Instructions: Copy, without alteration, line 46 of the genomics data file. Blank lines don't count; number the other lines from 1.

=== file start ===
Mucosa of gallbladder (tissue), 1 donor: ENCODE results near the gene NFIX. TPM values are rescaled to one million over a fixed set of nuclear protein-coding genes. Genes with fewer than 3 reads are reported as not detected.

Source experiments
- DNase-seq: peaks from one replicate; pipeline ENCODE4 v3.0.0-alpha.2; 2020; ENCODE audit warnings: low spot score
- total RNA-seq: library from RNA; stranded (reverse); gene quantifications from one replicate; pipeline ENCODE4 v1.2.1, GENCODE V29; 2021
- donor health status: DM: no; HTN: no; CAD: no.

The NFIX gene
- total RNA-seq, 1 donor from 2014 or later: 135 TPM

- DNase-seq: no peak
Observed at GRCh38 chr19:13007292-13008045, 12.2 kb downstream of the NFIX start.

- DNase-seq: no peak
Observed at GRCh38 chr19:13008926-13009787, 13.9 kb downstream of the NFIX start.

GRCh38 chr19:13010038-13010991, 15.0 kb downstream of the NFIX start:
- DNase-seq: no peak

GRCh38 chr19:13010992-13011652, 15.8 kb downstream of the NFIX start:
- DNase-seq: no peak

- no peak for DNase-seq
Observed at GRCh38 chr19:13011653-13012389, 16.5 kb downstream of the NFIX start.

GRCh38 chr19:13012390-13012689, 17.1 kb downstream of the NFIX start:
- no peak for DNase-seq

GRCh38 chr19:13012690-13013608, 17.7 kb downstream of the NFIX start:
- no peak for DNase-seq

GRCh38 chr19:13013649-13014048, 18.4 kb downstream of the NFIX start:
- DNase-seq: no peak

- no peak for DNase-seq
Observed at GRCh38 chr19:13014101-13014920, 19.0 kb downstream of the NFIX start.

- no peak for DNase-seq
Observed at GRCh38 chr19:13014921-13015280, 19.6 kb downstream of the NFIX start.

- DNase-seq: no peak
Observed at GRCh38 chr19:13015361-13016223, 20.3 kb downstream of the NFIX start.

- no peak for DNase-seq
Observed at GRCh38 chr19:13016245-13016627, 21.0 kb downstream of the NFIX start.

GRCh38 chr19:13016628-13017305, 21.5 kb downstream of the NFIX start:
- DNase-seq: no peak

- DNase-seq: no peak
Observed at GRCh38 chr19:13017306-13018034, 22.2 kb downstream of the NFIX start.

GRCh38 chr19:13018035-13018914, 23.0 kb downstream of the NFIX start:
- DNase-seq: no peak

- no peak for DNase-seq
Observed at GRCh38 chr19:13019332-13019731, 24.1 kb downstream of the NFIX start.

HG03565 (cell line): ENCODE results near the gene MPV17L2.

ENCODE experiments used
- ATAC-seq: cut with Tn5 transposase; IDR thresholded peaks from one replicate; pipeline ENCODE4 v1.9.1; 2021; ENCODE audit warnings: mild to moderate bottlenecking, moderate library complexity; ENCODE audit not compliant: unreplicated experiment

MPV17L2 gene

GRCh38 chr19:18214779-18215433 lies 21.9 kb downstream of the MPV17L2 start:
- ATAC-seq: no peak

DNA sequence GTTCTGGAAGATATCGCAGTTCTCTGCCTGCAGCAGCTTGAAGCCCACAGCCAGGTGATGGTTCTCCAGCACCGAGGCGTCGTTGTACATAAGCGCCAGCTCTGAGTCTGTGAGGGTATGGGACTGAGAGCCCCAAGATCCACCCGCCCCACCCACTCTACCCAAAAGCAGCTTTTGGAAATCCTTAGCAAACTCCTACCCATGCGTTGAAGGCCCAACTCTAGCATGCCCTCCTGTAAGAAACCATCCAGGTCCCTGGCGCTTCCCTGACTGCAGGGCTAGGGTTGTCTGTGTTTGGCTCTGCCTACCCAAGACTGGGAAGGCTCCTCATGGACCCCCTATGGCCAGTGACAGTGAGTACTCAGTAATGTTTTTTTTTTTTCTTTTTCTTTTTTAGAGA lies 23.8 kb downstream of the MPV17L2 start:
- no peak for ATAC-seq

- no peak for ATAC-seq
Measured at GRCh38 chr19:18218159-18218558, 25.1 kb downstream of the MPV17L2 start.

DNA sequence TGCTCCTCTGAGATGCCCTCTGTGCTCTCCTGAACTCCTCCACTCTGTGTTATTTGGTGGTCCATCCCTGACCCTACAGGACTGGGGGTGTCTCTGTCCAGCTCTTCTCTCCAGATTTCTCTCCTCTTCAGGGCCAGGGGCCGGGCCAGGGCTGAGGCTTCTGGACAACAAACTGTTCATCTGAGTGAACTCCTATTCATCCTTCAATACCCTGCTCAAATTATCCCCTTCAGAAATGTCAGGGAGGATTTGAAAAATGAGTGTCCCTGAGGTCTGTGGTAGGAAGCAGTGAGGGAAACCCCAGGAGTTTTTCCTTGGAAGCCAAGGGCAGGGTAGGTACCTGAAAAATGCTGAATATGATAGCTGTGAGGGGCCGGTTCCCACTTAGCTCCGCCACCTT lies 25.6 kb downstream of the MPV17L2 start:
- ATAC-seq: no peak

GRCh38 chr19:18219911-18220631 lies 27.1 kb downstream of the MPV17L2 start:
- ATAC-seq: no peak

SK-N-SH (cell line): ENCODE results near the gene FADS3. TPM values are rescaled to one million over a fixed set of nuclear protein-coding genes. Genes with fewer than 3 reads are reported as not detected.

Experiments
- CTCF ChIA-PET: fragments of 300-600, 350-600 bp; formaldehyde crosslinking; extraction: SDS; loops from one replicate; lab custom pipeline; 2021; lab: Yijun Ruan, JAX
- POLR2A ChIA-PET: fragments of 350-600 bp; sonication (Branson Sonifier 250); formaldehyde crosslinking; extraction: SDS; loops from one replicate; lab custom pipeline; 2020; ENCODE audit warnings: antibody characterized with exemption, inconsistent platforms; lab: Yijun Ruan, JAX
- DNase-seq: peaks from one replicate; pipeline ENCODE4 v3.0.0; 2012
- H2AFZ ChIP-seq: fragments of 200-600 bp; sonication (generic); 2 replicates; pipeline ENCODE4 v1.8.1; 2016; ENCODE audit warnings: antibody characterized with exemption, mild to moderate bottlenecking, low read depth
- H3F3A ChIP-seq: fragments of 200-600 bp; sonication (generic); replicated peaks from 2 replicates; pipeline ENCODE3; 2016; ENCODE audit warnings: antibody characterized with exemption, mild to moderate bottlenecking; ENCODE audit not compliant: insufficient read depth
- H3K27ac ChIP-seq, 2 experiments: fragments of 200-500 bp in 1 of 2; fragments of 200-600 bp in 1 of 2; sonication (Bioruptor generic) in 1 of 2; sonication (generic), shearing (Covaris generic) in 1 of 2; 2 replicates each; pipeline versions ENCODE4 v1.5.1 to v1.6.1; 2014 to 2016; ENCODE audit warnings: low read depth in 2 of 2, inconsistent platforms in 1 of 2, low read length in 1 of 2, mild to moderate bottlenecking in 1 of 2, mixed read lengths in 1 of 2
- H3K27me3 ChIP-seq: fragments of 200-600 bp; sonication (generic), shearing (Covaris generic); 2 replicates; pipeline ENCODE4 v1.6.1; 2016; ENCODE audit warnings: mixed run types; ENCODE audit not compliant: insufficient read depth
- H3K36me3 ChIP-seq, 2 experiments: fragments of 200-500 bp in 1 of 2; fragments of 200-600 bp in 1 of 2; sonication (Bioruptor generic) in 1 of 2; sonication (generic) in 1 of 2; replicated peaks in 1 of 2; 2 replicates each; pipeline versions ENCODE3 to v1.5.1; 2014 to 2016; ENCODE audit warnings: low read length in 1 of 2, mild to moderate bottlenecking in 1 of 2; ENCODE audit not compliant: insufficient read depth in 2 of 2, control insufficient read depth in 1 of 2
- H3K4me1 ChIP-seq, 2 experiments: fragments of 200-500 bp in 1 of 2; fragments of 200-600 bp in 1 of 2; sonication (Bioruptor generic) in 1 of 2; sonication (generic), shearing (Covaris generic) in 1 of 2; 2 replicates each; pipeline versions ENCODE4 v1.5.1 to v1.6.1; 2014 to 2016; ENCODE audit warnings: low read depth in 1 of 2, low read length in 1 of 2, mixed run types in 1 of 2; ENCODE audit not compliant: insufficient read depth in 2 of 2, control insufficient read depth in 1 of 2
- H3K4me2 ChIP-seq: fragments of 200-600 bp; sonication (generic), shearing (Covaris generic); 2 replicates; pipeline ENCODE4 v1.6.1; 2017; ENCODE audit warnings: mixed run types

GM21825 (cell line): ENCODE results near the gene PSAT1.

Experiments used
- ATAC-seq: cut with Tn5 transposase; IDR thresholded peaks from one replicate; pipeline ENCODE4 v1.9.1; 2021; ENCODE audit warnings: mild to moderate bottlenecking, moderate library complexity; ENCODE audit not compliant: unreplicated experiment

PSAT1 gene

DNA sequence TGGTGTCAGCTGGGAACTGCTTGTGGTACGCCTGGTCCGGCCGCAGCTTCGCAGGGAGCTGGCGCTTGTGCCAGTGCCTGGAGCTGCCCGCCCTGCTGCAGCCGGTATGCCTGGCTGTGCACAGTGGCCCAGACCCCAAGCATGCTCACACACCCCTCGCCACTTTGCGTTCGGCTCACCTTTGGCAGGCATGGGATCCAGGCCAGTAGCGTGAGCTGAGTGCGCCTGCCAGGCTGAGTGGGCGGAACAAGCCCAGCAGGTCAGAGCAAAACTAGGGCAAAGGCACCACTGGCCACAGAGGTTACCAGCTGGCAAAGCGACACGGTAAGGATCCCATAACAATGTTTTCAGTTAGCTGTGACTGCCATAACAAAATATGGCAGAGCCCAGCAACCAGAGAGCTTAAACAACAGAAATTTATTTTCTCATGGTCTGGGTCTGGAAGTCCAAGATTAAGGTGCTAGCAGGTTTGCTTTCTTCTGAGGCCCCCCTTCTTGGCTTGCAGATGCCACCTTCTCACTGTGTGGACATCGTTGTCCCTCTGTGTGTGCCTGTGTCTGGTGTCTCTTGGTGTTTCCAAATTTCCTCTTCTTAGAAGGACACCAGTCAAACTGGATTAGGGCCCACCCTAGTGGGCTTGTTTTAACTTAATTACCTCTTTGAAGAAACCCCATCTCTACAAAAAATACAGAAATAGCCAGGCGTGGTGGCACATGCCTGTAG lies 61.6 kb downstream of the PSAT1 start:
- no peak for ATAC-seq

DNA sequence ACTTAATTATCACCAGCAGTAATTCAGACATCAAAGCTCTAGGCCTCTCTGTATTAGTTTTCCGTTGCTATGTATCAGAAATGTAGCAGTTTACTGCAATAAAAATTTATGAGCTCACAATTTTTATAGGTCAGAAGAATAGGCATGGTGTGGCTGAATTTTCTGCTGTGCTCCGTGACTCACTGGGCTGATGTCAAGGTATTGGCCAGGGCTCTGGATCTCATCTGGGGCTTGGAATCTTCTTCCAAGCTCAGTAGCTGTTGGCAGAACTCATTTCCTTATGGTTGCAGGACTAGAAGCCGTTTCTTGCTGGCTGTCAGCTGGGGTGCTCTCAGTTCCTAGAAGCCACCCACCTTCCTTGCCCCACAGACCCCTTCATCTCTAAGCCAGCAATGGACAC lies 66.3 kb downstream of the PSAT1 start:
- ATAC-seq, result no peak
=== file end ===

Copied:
DNA sequence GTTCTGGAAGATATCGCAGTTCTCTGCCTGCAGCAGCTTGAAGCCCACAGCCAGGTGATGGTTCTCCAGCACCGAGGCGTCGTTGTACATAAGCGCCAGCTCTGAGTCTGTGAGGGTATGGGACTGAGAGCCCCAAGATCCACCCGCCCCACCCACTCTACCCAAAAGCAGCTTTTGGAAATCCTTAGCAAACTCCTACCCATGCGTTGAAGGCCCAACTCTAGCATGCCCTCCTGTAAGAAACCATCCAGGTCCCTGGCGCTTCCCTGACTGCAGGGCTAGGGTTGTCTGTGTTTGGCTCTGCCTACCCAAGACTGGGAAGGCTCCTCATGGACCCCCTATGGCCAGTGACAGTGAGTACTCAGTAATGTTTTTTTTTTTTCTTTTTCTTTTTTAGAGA lies 23.8 kb downstream of the MPV17L2 start: